Living, truly living, means reveling in and noticing the little, special moments that we are offered each and every day. And there are usually several of these “little moments” sprinkled throughout each. How awesome is that? So many opportunities to find joy, thrill and wonder with being alive.
Truly living and thus, feeling joy as a result, means noticing the way a friend spent time to write you a long email. It means putting aside the smart phone for an hour to actually delve into an awesome read, totally immersing and engaging yourself within.
Really living life means holding on to the extraordinary people in your life, the ones you love deeply and whose company bring you joy. It means ignoring the traffic after work (since you cannot change it) and singing along to the song on the radio, smiling and enjoying yourself.
It means taking care of yourself (getting enough sleep, nourishing your body with things that are good for you, which ultimately make you feel great). Living life to the fullest means going on that adventure, even though it scares you. It means putting aside the petty grievance and picking up the phone because you love them.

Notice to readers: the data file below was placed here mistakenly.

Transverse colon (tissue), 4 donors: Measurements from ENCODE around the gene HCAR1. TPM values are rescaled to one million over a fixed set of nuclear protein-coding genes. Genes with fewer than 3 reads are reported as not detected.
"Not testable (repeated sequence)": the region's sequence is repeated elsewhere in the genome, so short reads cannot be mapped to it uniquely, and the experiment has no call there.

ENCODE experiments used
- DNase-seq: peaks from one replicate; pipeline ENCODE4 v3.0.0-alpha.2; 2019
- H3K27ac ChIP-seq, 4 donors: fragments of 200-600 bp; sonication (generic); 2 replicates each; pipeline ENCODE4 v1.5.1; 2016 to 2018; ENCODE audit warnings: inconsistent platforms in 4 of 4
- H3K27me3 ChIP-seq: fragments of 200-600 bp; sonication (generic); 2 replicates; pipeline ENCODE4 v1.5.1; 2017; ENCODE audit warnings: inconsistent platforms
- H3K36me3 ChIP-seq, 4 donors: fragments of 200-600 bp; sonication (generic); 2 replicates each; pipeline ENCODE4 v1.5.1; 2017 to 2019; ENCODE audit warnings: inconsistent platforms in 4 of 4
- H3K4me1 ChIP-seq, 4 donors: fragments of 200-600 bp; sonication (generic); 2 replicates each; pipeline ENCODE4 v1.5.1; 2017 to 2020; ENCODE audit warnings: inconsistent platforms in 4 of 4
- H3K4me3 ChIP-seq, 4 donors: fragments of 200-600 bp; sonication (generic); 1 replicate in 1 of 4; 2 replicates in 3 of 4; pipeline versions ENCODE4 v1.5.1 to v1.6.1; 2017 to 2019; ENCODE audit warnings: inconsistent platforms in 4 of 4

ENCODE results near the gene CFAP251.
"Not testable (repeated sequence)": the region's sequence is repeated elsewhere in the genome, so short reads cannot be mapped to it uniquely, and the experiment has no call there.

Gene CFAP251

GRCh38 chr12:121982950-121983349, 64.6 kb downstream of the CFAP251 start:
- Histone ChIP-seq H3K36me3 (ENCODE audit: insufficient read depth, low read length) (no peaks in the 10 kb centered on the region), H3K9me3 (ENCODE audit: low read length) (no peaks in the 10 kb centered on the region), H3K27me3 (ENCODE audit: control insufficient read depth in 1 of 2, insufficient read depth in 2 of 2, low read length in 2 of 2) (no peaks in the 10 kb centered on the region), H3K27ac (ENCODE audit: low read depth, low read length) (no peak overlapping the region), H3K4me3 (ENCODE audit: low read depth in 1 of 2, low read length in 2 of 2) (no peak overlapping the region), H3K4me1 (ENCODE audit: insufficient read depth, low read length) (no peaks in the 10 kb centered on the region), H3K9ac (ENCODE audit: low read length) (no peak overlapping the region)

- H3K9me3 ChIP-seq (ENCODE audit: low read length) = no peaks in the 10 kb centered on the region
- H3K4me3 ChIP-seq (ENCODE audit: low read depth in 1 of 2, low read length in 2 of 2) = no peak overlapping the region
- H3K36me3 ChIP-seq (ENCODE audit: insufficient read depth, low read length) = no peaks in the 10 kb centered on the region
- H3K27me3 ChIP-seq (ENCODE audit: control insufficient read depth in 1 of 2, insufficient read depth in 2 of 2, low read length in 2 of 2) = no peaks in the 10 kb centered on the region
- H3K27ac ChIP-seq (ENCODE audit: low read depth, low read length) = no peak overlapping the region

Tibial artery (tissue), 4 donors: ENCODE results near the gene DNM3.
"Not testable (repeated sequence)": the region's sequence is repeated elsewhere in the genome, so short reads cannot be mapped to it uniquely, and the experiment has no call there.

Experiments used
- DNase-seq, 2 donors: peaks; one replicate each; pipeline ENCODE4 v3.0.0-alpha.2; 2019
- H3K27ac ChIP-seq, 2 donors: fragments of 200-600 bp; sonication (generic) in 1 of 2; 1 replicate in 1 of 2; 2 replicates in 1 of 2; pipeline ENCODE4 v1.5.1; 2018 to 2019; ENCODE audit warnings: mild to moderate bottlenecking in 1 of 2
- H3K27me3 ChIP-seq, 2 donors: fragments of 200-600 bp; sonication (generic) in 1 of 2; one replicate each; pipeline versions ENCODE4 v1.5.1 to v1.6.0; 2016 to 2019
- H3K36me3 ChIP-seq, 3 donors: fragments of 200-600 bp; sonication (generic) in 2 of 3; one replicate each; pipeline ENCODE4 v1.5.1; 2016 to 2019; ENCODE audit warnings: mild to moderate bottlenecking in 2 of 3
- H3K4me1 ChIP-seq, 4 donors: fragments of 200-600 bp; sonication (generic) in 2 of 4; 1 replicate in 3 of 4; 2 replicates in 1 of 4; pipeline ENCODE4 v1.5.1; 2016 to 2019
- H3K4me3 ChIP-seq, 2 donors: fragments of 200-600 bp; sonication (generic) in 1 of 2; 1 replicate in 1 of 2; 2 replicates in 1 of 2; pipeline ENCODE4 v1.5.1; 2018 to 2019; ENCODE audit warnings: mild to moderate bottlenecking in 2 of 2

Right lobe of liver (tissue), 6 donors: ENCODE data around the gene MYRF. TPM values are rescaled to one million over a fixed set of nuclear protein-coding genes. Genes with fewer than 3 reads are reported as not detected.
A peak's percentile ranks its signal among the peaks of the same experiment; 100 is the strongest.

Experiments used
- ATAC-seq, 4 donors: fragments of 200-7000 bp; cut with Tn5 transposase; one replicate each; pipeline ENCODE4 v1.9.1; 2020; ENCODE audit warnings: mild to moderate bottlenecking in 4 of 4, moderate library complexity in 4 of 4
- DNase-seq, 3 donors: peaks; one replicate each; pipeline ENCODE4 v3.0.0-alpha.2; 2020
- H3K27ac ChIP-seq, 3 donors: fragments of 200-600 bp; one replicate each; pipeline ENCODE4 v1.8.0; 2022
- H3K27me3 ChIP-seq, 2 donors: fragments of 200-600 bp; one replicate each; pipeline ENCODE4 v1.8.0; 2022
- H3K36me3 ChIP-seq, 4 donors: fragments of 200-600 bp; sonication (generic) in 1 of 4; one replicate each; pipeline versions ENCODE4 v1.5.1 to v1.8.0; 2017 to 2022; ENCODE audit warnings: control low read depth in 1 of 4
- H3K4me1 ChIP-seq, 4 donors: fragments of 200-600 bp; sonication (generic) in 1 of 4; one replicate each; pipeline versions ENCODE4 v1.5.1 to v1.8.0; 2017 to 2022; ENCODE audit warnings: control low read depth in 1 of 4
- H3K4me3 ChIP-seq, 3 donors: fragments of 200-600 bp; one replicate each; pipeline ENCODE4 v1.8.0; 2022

It means looking around and reveling in the scent of flowers in the air, the sun on your face, stopping to enjoy the taste of something yummy as opposed to just shoveling it in your mouth. It means pausing to truly listen, instead of always being the one to talk, or of ever filling your mind with what your will say the moment its your turn.
It means, focusing more on the little things as opposed to the societally decided, supposedly ever important, “big ones.”
It means realizing that actually, the little things, of which there are handfuls of within each and every day, are the big ones.